[0057] The resulting energy stored in the enhancement layer may be re-converted to light to regain device efficiency, but this is not necessary to achieve an increased OLED device stability as disclosed herein. More specifically, the constant-current-density lifetime of an OLED device as disclosed herein will increase due to a reduced transient excited state lifetime resulting from the architecture shown in FIG. 3. It has been found that there is a significant increase in device stability occurs for phosphorescent emitters whose transient lifetimes are reduced below 200 ns. For example, device lifetime increases of 20-fold or more (LT95) may be achieved. Further, it has been found that placing an emissive layer relatively close to an enhancement layer, such as within a threshold distance as disclosed herein, can achieve this excited state transient of not more than 200 ns. However, other techniques may be used to achieve such a transient which do not require an enhancement layer, such as the use of specific molecular structures as disclosed herein. The reduced transient of 200 ns or less also may be achieved for a triplet-emission emissive layer or material, as disclosed herein.

[0058] The reduced transient lifetimes achievable with an architecture as shown in FIG. 3 are applicable to emitters across the wavelength spectrum, as shown in FIGS. 4-6. Specifically, FIG. 4 shows enhanced OLED stability for phosphorescent emitters with peak wavelengths of about 475 nm; FIG. 6 shows enhanced stability for phosphorescent emitters with peak wavelengths of about 525 nm; and FIG. 7 shows enhanced stability for phosphorescent emitters with peak wavelengths of about 465 nm. Furthermore, the EL transient measurements shown in FIG. 5 for a 475 nm-wavelength phosphorescent emitter demonstrate the sort of reduction in excited state lifetime that can be achieved through device engineering. More generally, the phosphorescent emitter may have an emission peak in the range 440-500nm, 500-550nm, 555-640nm, or 640-1000nm. In some cases, the emissive layer may include multiple phosphorescent emitters, each of which may have a different peak emission in a different range, or one or more of the emitters may have an emission peak in the same range.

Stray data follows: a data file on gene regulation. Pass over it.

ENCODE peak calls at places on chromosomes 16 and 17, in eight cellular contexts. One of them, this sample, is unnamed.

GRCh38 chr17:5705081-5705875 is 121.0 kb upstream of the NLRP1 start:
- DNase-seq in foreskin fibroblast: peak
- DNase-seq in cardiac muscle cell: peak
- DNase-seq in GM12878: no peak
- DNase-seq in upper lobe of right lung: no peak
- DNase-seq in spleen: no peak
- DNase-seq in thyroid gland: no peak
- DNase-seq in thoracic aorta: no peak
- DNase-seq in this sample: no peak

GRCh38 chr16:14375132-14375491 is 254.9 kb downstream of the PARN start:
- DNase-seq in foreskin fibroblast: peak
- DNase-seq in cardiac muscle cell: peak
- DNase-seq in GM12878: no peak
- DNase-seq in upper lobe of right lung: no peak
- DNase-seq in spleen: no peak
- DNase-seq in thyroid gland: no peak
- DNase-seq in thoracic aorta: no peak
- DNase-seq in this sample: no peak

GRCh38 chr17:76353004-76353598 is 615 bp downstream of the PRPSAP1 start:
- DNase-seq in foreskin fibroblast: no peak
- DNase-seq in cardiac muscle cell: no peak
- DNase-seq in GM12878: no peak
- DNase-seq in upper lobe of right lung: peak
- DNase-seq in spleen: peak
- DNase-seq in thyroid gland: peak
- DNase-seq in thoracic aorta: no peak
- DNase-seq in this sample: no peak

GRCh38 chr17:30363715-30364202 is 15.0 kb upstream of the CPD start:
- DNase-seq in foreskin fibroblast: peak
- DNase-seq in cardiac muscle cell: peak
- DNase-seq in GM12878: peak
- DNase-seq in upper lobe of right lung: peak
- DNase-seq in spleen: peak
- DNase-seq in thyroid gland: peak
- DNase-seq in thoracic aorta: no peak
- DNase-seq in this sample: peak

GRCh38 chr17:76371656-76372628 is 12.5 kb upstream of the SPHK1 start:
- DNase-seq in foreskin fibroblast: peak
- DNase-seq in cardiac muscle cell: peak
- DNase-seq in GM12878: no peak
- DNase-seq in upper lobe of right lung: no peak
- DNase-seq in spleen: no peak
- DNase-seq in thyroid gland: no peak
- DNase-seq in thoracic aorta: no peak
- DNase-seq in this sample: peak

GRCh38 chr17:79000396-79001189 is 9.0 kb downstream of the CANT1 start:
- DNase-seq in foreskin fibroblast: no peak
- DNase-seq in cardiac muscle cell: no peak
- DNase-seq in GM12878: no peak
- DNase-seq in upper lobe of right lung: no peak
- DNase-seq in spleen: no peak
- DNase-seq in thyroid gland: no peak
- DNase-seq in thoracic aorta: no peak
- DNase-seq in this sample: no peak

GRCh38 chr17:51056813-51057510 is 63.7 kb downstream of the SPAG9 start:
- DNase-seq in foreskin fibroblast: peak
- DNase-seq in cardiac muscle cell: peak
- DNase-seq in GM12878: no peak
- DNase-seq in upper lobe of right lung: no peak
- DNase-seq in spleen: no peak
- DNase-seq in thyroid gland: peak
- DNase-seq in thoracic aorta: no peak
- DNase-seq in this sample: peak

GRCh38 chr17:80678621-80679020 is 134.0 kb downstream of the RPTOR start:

[0059] A phosphorescent emissive material as disclosed herein may be an organic material. It may include a metal complex containing Ru, Os, Ir, Pd, Pt, Cu, Ag, Au, or combinations thereof. It may include a metal complex of the form

where Met is a metal; (Y103-Y104) is a bidentate ligand, Y103 and Y104 are independently selected from C, N, O, P, and S; L101 is an another ligand; k' is an integer value from 1 to the maximum number of ligands that may be attached to the metal; and k'+k" is the maximum number of ligands that may be attached to the metal.